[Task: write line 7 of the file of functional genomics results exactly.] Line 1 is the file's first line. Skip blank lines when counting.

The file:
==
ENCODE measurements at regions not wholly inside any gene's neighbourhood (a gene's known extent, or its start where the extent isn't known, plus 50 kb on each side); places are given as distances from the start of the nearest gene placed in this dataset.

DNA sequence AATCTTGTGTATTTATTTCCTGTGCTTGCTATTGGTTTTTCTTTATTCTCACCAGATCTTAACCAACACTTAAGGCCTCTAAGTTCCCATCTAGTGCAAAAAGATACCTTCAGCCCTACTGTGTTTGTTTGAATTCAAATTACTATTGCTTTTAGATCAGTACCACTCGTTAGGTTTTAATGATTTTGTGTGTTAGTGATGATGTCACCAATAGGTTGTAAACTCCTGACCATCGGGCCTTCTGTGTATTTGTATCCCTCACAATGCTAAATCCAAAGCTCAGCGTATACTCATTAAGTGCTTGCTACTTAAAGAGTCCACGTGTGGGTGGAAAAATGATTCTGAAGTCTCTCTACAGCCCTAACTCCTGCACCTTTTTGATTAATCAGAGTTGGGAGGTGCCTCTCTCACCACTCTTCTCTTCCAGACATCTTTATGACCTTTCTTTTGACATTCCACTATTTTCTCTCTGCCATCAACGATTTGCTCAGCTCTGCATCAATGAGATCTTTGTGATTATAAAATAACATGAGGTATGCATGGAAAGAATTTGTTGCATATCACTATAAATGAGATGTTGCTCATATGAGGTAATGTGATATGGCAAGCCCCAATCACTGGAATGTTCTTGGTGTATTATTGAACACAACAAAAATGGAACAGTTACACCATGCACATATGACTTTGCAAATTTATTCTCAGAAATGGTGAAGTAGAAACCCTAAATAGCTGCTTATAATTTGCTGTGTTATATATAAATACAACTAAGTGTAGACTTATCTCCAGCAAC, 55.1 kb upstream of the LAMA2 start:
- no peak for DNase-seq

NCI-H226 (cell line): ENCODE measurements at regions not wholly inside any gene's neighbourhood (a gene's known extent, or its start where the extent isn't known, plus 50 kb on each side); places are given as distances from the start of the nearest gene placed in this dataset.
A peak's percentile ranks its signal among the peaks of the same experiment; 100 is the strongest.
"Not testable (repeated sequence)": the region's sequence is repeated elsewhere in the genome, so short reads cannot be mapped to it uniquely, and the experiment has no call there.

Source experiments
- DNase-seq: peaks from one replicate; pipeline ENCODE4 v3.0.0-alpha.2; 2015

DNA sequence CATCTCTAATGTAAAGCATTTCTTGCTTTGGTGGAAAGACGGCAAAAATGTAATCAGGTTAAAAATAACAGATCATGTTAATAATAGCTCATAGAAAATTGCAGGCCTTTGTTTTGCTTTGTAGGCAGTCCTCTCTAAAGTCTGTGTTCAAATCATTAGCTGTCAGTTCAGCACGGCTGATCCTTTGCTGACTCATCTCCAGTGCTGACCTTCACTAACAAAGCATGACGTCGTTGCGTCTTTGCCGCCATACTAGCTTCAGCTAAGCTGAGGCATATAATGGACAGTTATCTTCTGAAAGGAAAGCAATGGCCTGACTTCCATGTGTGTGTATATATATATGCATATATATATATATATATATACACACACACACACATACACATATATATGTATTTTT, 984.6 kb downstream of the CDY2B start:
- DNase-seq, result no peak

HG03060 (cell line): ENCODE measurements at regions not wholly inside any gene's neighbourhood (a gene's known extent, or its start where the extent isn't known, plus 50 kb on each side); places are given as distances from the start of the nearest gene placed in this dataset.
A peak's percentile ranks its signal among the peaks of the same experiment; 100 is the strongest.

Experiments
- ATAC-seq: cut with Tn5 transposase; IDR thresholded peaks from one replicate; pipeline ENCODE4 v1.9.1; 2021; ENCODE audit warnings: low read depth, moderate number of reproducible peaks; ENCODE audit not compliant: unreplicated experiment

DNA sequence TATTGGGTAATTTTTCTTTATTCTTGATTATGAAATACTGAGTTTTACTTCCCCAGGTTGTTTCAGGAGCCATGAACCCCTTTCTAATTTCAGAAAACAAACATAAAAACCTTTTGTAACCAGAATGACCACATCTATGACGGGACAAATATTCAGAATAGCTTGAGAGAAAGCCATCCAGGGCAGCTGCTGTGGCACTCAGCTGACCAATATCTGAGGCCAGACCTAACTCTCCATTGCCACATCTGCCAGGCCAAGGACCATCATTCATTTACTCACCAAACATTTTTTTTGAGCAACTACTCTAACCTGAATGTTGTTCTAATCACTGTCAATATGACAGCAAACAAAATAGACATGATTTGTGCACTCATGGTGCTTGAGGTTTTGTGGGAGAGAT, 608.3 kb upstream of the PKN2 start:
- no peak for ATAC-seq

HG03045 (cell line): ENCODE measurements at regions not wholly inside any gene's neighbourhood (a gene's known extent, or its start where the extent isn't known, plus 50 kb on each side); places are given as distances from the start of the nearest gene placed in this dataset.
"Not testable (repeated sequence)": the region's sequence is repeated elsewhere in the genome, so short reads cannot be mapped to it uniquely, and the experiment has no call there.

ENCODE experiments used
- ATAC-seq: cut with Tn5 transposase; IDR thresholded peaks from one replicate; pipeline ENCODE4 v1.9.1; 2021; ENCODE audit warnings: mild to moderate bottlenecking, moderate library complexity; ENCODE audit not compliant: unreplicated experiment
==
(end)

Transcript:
Source experiments